Reviewed by

Christopher Armstead

The Chi Sah gang… man I tell you. Leng Feng (Helen Poon) is minding her own business walking through the woods when she is stopped by Chi Sah chief number three Iron Robe (Lung Wei Wang). He politely steps aside letting the lovely Leng Feng know that he doesn’t fight women but the as she passes he tries to knife her in the back with his Iron Fan technique. Needless to say Leng Feng is a bit insulted but then to matter-of-factly quote Iron Robe ‘What do you expect from a criminal?’ Just one of the many nuggets of joy that the Shaw Brothers and director Chang Cheh brings our way in the neo-classic of horrific dubbing known as ‘The Kid with the Golden Arm’.

Apparently somewhere in the province people are starving and the benevolent Mr. Chan (Chien Sun) has secured a healthy amount of gold to help these starving people. Personally I think these starving people would prefer a healthy amount of rice and beans, but I guess the gold will have to do. But before Chan and his crew move out to deliver these goods one of his soldiers runs into the building, bleeding to death with an ominous message scratched into his back. This message was written in Chinese and my copy of this movie didn’t bother to decipher it for me but we can assume it said something along the lines of ‘you’re screwed’. The Chi Sah gang is on the prowl and they want this gold. The gang consists of the aforementioned no. 3 chief Iron Robe, number one Chief the near invincible Golden Arm (Meng Lo), number two Chief Silver Spear (Feng Lu) and number four chief Brass Head (Hsuing Yang). In addition to the chief’s, the bosses have the vicious Seven Hooks gang working under them to handle their lightweights.

Not to worry because Chan has his own lethal crew in best friends Short Axe (Shen Chiang) and Long Axe (Shu Pei Sun), the afore mentioned swordswoman Leng Feng… who is useless by the way… Leng Feng’s complete asshole of a boyfriend Swordsman Lei (Pai Wei) and finally the super smooth drunken style secret agent Hai Tao (Phillip Kwok).

With this phenomenally lengthy list of characters all laid out, it is time to make the perilous journey across the land to deliver this gold to the hungry people who really need food. Not gold. But we’re rolling with that.

Our man Golden Arm has less than zero respect for his adversaries, except for Agent Hai Tao whose ass he is really looking forward to kicking, and he knows the gold will be he his once he gets the urge to simply rise off his barcalounger and takes it from these hapless clowns, but one thing is really bothering Golden Arm’s near comatose mind. Where is the master chief of mayhem known as Iron Feet? Before Chi Sah took over the joint Iron Feet was the Head Man in Charge but then he suddenly disappeared. Surely there’s no chance he will make an appearance later on will he? Will he?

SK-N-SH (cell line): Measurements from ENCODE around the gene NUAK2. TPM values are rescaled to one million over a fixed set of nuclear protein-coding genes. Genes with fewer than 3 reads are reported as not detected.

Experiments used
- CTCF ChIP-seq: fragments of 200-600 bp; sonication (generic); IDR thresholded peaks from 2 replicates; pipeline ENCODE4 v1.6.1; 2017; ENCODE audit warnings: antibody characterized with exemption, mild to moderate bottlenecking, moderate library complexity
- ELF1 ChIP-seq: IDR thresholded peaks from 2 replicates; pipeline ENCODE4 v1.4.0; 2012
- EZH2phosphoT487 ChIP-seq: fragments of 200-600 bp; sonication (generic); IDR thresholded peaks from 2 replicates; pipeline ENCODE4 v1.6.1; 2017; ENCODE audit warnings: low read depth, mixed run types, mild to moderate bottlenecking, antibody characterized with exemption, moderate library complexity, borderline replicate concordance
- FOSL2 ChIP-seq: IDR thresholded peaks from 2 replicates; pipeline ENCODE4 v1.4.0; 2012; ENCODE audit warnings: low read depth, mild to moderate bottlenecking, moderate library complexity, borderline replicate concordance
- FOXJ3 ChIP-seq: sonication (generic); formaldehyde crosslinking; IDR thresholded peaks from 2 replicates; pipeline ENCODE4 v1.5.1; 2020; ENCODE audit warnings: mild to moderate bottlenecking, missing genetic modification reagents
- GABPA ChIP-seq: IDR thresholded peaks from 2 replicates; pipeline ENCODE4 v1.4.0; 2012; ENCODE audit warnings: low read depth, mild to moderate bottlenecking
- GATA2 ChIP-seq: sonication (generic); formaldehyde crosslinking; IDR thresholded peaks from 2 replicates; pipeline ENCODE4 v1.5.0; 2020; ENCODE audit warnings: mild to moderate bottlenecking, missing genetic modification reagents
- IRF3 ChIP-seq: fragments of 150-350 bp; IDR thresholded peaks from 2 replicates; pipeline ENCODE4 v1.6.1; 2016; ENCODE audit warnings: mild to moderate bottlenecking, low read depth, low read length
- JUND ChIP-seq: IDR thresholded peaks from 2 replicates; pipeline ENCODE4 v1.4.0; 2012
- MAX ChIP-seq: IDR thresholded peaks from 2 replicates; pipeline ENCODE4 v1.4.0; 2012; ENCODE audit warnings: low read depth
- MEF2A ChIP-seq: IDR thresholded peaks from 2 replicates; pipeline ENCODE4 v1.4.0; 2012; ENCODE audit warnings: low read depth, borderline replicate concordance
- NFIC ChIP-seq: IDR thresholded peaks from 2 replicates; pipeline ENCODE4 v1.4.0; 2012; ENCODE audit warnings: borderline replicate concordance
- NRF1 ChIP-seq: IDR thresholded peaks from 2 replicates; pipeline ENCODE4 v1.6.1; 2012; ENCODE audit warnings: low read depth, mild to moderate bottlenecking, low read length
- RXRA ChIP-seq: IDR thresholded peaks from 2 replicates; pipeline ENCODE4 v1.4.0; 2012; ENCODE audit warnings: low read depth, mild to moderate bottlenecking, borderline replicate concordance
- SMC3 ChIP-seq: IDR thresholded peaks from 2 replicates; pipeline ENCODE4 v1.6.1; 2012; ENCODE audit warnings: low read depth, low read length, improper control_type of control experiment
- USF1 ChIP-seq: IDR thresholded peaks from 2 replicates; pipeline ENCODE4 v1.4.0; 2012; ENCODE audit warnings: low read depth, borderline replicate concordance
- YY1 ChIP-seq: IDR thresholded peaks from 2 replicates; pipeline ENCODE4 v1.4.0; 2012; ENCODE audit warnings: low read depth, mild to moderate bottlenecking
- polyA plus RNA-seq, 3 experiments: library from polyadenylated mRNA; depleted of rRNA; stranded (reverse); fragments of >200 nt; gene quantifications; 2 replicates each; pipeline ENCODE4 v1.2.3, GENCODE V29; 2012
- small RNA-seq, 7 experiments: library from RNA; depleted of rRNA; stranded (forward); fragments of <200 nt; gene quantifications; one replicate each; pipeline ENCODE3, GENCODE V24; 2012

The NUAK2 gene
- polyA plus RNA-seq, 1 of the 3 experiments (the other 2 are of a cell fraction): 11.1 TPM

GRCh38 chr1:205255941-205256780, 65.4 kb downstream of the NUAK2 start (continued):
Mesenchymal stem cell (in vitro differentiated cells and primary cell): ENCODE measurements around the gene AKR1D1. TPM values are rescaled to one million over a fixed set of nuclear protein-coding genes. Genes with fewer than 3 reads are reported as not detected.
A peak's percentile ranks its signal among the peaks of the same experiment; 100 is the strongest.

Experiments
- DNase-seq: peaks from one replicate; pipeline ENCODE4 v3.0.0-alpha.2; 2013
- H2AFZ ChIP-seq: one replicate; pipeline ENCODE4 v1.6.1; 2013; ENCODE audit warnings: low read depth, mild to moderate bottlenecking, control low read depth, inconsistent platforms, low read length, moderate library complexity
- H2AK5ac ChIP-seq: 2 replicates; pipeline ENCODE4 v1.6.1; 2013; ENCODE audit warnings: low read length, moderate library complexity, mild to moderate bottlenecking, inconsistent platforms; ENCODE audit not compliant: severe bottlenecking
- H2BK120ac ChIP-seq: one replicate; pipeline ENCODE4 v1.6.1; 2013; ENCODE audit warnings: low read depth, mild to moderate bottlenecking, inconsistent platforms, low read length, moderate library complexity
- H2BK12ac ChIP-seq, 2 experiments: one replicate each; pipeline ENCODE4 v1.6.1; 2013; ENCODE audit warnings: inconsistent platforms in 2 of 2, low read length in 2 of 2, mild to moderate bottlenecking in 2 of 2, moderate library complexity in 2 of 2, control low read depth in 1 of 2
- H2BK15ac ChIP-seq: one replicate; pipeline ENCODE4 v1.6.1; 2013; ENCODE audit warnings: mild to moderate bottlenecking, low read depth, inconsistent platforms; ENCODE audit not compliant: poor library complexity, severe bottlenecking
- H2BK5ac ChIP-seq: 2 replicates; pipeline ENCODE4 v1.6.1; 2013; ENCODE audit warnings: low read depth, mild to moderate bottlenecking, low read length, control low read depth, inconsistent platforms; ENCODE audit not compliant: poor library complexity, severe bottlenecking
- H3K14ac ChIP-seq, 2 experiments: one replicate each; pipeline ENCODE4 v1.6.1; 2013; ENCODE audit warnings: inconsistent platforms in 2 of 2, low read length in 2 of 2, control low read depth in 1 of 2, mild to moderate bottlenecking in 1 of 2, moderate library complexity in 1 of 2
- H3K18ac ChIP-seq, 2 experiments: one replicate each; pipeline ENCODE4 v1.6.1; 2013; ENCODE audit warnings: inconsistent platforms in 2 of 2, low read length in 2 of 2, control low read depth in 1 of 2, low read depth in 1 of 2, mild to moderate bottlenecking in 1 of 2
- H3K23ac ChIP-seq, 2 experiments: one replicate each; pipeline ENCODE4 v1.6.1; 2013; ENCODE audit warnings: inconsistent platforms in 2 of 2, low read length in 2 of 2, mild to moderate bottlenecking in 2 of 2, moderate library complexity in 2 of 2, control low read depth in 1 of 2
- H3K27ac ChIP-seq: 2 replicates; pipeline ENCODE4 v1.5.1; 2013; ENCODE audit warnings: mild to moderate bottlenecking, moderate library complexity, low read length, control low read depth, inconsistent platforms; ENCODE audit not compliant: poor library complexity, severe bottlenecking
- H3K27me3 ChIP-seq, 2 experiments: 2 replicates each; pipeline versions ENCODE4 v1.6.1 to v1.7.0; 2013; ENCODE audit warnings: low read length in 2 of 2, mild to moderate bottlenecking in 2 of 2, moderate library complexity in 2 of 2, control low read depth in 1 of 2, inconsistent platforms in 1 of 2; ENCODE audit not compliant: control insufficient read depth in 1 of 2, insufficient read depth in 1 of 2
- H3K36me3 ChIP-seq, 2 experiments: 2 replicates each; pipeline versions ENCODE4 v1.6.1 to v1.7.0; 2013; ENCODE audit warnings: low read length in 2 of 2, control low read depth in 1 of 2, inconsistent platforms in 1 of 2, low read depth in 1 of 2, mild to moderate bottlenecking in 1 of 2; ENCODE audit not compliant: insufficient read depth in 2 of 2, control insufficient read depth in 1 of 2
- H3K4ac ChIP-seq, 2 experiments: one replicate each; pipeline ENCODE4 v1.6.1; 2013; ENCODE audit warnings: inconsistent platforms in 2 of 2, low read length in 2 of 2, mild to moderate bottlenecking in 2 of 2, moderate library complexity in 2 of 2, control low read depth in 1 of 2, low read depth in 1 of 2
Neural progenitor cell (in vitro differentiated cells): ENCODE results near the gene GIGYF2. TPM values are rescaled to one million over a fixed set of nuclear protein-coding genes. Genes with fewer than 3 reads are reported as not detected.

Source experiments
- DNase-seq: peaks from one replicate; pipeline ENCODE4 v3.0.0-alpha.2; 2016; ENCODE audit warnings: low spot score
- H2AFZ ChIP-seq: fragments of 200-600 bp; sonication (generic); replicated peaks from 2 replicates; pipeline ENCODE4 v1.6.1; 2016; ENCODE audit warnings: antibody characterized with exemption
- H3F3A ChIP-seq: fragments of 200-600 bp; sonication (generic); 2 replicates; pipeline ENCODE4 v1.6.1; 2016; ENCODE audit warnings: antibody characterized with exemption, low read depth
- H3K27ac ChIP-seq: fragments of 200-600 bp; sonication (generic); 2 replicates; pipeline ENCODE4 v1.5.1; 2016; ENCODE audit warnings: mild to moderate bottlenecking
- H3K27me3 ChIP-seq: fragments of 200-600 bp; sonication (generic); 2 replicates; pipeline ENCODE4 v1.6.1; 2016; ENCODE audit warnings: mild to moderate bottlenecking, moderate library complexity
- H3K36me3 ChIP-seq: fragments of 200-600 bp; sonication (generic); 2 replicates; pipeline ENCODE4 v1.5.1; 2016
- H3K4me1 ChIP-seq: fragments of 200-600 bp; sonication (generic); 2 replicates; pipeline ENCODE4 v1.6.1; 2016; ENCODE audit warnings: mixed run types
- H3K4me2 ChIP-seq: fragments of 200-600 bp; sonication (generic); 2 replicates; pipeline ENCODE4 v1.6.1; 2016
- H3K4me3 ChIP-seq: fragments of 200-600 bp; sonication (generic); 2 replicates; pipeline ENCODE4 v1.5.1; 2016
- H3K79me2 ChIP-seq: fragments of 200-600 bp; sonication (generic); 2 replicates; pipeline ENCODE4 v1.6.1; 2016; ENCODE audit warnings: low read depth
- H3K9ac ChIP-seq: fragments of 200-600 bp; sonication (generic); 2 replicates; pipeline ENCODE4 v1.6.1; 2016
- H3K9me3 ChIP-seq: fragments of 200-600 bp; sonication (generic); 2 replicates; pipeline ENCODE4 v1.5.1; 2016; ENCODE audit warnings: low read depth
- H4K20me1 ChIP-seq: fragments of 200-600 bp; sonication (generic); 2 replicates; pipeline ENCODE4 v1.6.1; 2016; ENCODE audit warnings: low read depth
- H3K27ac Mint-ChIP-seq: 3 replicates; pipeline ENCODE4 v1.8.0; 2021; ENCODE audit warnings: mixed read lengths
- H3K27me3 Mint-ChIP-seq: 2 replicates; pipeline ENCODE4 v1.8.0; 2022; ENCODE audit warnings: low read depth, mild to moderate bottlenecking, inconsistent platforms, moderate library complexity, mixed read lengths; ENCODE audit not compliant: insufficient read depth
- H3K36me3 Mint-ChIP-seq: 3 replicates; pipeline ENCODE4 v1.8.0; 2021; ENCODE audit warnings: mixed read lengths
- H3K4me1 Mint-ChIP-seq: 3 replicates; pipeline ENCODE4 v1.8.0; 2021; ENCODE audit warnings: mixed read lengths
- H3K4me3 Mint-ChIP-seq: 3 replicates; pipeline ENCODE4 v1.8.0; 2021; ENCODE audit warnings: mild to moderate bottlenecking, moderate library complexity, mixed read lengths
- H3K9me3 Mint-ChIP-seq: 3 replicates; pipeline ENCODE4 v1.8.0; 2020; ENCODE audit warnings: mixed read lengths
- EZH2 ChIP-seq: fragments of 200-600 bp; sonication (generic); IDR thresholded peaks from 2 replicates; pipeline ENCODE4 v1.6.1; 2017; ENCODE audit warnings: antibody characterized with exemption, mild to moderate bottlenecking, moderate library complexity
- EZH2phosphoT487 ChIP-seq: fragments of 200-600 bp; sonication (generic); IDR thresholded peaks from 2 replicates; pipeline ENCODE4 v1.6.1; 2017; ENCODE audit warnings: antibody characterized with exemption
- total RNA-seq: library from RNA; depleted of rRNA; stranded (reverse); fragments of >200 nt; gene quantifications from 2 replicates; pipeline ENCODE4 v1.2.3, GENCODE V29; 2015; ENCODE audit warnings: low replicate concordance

Agent Tao also has his suspicions as some of the traps that have befallen his crew on this journey simply can’t be laid at the feet of Chi Sah. It looks like we might have a mole in our midst… but who? Ah… we know who. But not really. It’s complicated. So complicated in fact that if you’ve seen ‘The Kid with Golden Arms’ it makes absolutely no sense. But then this is a movie that has the basic plot of armed guards taking gold bullion to hungry people. Take the gold, buy some food, give the food to the hungry people. Work with me here.

‘The Kid with the Golden Arms’ is like the poster child for Shaw Brothers kung fu cinema of this era. No, it’s not a classic like ‘The Five Deadly Venoms’ or ‘The Five Fingers of Death’ but it is loaded to the gills with all of the stuff that you would expect from a Shaw Brothers kung fu flick. For starters there’s the gawdawful dubbing which often leaves you wondering if the dialog coming out the actors mouths is in anyway similar to the what the Chinese actors were actually saying when they were filming this movie. Besides, who doesn’t love the dubbed sinister laugh? We have our sudden zoom in followed by a quick zoom out, the complete absence of even a hint of character development, with the exception of Swordsman Li who goes to great lengths to let us know what an asshole he was, and of course lots and lots and lots of kung fu action.

No doubt, this movie is basically slick costumes and non-stop kung fu action. From Golden Arms suede King Tut get up to Iron Feet and his diamond studded, extremely metrosexual head wrap, the costumes were off the chain. Iron Robe’s costume was also fascinating in that it was difficult to penetrate his robe with a traditional death blow causing his opponent to improvise his demise in a most unfortunate way. Most unfortunate.

But is ‘The Kid with Golden Arms’ a good movie? Oh hell no. Even if our actors were speaking in their natural voices it’s pretty clear that most of them are stiff as boards, the National Organization of Women should protest how useless the one female character was in this movie, and by the time we got the big reveal it made so little sense that it was almost as useless as Leng Feng’s sword skills. But then this was an 80-minute movie with 65 of those minutes dedicated to kung fu fighting so something had to give. Thus if Chan Cheh had to sacrifice a coherent story, decent acting and character development to squeeze in just one more fight scene… then we applaud his wise directorial decisions. And this is why we love ‘The Kid with the Golden Arms’ despite its completely unfixable flaws.

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